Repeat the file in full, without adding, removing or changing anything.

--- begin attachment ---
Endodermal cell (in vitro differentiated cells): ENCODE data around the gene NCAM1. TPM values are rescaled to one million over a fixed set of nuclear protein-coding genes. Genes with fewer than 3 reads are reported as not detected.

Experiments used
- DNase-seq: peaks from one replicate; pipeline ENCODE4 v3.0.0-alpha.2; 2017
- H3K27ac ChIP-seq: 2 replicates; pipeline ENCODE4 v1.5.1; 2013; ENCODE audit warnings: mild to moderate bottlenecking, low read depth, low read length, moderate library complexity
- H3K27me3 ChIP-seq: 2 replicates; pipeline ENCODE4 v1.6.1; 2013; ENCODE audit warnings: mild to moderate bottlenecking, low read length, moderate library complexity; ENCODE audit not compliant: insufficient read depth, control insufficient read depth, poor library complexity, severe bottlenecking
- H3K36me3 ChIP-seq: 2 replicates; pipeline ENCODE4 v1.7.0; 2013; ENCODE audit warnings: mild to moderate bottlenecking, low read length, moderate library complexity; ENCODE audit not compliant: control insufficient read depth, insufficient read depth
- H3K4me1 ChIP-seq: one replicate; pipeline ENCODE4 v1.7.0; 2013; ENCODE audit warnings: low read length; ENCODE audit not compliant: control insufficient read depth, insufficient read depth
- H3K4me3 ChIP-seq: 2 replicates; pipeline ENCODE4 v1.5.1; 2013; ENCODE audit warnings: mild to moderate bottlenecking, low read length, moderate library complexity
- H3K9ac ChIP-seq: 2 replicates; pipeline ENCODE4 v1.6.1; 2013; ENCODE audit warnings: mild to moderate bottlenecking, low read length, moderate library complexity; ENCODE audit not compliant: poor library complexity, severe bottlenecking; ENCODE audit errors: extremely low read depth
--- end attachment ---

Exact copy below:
Endodermal cell (in vitro differentiated cells): ENCODE data around the gene NCAM1. TPM values are rescaled to one million over a fixed set of nuclear protein-coding genes. Genes with fewer than 3 reads are reported as not detected.

Experiments used
- DNase-seq: peaks from one replicate; pipeline ENCODE4 v3.0.0-alpha.2; 2017
- H3K27ac ChIP-seq: 2 replicates; pipeline ENCODE4 v1.5.1; 2013; ENCODE audit warnings: mild to moderate bottlenecking, low read depth, low read length, moderate library complexity
- H3K27me3 ChIP-seq: 2 replicates; pipeline ENCODE4 v1.6.1; 2013; ENCODE audit warnings: mild to moderate bottlenecking, low read length, moderate library complexity; ENCODE audit not compliant: insufficient read depth, control insufficient read depth, poor library complexity, severe bottlenecking
- H3K36me3 ChIP-seq: 2 replicates; pipeline ENCODE4 v1.7.0; 2013; ENCODE audit warnings: mild to moderate bottlenecking, low read length, moderate library complexity; ENCODE audit not compliant: control insufficient read depth, insufficient read depth
- H3K4me1 ChIP-seq: one replicate; pipeline ENCODE4 v1.7.0; 2013; ENCODE audit warnings: low read length; ENCODE audit not compliant: control insufficient read depth, insufficient read depth
- H3K4me3 ChIP-seq: 2 replicates; pipeline ENCODE4 v1.5.1; 2013; ENCODE audit warnings: mild to moderate bottlenecking, low read length, moderate library complexity
- H3K9ac ChIP-seq: 2 replicates; pipeline ENCODE4 v1.6.1; 2013; ENCODE audit warnings: mild to moderate bottlenecking, low read length, moderate library complexity; ENCODE audit not compliant: poor library complexity, severe bottlenecking; ENCODE audit errors: extremely low read depth